Lena Luig and Ludger Weß discuss the role of synthetic pesticides.
Photo: Luig/Weß

Pesticides – a blessing or a curse?

What are the consequences of using synthetic pesticides in agriculture? Lena Luig, speaker at the development organisation INKOTA, and science journalist Ludger Weß discuss this very topic.

What role do synthetic pesticides play in agriculture in African countries?


Ludger Weß: Without them, farming would be difficult. Look at the swarms of locusts that attack parts of Africa and the fall armyworm that eats its way through the fields and even reaches Japan and Australia. There are many tests being done on biological pesticides but they are not yet efficient. 

Lena Luig: I know many partner organisations that do excellent agroecological work on smaller areas. Especially during the corona crisis, they have coped better on average because they are not dependent on imports of seeds, fertilisers or pesticides from other countries. With regard to locusts: In this extreme crisis, we cannot stop using chemical pesticides overnight. But partners in Kenya have also had positive experiences with organic treatments, such as neem oil. There are options available, but they fail because they cannot currently cover the demand. At a minimum, the use of highly dangerous pesticides to tackle locusts should be avoided - for example those that are banned in the EU. But these are imported by African countries.

Weß: That is up to the African supervisory authorities to decide, they don’t live under a rock. In your report, you list countries that have banned glyphosate for example - they are watching. And if we are going to talk about danger, we need to look at the standards because there are many, those from the pesticide action network PAN, from the OECD and from the FAO. The European manufacturers follow the OECD standards.

As a manufacturer, you could say: I think this product is too dangerous for other living creatures. Are some standards too lax?


Luig: The OECD standards definitely are. The PAN criteria are based on the WHO and FAO standards, but they are more specific. In the EU, there is now also more awareness about substances that are toxic to humans, but awareness about environmental toxins is lagging behind. Of course, the African authorities do checks. But if we in Europe stick to criteria that certain substances are harmful, then it is the responsibility of the manufacturers to say: The human body is the same all over the world. If a pesticide is banned in Europe, why should I be allowed to export it?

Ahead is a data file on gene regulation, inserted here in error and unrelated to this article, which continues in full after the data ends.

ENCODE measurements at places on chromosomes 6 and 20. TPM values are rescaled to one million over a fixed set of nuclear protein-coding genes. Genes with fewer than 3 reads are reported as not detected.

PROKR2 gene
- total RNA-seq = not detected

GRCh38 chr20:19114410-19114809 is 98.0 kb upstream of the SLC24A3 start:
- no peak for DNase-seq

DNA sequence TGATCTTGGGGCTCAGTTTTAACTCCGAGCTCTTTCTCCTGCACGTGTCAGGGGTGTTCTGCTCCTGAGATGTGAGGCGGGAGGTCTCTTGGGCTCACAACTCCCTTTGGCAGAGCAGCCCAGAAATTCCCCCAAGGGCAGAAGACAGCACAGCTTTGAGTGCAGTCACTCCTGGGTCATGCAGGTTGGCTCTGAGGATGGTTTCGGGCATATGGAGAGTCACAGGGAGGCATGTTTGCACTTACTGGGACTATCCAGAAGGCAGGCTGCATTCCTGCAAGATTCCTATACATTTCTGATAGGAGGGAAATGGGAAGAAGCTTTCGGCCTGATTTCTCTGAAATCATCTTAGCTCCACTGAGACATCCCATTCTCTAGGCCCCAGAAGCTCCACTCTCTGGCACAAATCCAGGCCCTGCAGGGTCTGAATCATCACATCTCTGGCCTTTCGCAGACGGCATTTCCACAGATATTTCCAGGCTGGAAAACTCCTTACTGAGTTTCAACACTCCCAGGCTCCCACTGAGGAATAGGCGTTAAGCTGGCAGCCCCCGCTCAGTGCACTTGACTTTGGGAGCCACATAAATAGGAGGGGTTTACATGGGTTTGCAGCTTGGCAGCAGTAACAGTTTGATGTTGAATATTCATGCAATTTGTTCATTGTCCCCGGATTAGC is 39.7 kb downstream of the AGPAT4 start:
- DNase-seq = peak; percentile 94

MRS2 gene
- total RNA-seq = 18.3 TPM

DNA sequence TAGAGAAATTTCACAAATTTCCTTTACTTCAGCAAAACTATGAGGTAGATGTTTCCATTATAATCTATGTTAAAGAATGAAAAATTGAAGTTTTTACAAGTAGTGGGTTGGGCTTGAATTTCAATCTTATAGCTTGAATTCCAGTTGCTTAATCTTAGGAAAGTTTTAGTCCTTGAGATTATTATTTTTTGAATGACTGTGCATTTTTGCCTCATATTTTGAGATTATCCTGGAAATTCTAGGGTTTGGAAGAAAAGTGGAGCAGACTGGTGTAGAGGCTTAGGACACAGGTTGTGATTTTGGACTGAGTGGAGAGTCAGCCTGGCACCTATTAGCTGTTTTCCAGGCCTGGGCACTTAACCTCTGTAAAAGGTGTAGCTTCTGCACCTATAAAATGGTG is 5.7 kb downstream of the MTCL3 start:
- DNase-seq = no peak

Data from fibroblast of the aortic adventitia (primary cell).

Weß: We always have to weigh up the hazards and risks. If I touch an electricity line that runs behind me in the wall, I would be dead - that is a fatal risk. But I can manage this by insulating the line and concealing it behind plaster, then it is no longer a danger, but a low risk. It is similar when approving pesticides: How high is the risk if I use this pesticide properly and how high is the risk if I do not use it? Some countries with high rates of pest infestations come to a different conclusion than we do in Europe. Here, we do not have locusts or the fall armyworm.

Is Africa under more pressure than Europe because of pests?


Weß: Absolutely, and this pressure will only increase with climate change because this improves the living conditions of insects, viruses and fungi. We tackle many fungi and viruses by tackling the insects as the spreaders. But this is ridiculous because the insects are not the problem. Plant breeding would help to develop the resistance to these fungi and viruses.

Luig: The issue of danger and risk is the crux of the matter. Those who are familiar with the conditions of using pesticides know that proper use is simply not possible in large parts of Africa and Latin America due to poverty. What about the countless farmers who live right next to their fields and are “using pesticides properly”? Storage is also a big problem. Farmers often reuse large canisters and store them in their houses. And then there is protective equipment: This first has to be obtained and maintained; farmers can often not afford them, and agricultural workers certainly can’t. After conducting many interviews, we found that the employers on plantations simply do not provide this protective equipment. This is the rule rather than the exception. Even if Bayer were now to say that training courses on pesticide use should be conducted, this does not change the local structures.

If proper use cannot be guaranteed, is this an exclusion criterion?


Luig: I think it is.